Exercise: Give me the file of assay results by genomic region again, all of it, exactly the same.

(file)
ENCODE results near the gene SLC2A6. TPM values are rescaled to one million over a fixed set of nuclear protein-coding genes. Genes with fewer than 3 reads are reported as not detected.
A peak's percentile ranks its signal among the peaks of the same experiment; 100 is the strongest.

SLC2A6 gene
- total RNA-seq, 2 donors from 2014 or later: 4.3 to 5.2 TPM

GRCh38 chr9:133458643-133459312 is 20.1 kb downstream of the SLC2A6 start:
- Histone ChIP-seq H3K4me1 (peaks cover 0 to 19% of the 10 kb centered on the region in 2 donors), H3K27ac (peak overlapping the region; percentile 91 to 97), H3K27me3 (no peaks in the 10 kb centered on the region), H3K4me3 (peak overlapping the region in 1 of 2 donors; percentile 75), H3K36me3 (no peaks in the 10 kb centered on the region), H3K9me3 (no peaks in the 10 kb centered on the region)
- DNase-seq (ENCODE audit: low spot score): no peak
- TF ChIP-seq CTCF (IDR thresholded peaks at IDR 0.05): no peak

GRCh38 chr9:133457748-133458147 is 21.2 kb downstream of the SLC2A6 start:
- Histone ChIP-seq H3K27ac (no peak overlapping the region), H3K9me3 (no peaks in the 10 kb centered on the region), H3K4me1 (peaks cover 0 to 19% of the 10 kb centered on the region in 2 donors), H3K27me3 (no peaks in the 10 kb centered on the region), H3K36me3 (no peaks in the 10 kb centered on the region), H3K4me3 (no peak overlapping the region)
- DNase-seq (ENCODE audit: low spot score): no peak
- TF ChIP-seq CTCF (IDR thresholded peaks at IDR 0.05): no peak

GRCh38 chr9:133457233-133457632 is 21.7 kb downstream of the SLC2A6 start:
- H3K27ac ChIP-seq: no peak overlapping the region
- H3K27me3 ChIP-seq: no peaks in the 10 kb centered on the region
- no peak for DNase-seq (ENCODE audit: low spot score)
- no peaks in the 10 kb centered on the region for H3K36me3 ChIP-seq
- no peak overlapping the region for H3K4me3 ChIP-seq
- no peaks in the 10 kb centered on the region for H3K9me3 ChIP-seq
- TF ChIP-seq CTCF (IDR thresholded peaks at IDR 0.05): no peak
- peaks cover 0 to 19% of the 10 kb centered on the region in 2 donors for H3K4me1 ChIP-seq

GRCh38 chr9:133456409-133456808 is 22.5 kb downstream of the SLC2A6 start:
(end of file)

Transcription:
ENCODE results near the gene SLC2A6. TPM values are rescaled to one million over a fixed set of nuclear protein-coding genes. Genes with fewer than 3 reads are reported as not detected.
A peak's percentile ranks its signal among the peaks of the same experiment; 100 is the strongest.

SLC2A6 gene
- total RNA-seq, 2 donors from 2014 or later: 4.3 to 5.2 TPM

GRCh38 chr9:133458643-133459312 is 20.1 kb downstream of the SLC2A6 start:
- Histone ChIP-seq H3K4me1 (peaks cover 0 to 19% of the 10 kb centered on the region in 2 donors), H3K27ac (peak overlapping the region; percentile 91 to 97), H3K27me3 (no peaks in the 10 kb centered on the region), H3K4me3 (peak overlapping the region in 1 of 2 donors; percentile 75), H3K36me3 (no peaks in the 10 kb centered on the region), H3K9me3 (no peaks in the 10 kb centered on the region)
- DNase-seq (ENCODE audit: low spot score): no peak
- TF ChIP-seq CTCF (IDR thresholded peaks at IDR 0.05): no peak

GRCh38 chr9:133457748-133458147 is 21.2 kb downstream of the SLC2A6 start:
- Histone ChIP-seq H3K27ac (no peak overlapping the region), H3K9me3 (no peaks in the 10 kb centered on the region), H3K4me1 (peaks cover 0 to 19% of the 10 kb centered on the region in 2 donors), H3K27me3 (no peaks in the 10 kb centered on the region), H3K36me3 (no peaks in the 10 kb centered on the region), H3K4me3 (no peak overlapping the region)
- DNase-seq (ENCODE audit: low spot score): no peak
- TF ChIP-seq CTCF (IDR thresholded peaks at IDR 0.05): no peak

GRCh38 chr9:133457233-133457632 is 21.7 kb downstream of the SLC2A6 start:
- H3K27ac ChIP-seq: no peak overlapping the region
- H3K27me3 ChIP-seq: no peaks in the 10 kb centered on the region
- no peak for DNase-seq (ENCODE audit: low spot score)
- no peaks in the 10 kb centered on the region for H3K36me3 ChIP-seq
- no peak overlapping the region for H3K4me3 ChIP-seq
- no peaks in the 10 kb centered on the region for H3K9me3 ChIP-seq
- TF ChIP-seq CTCF (IDR thresholded peaks at IDR 0.05): no peak
- peaks cover 0 to 19% of the 10 kb centered on the region in 2 donors for H3K4me1 ChIP-seq

GRCh38 chr9:133456409-133456808 is 22.5 kb downstream of the SLC2A6 start: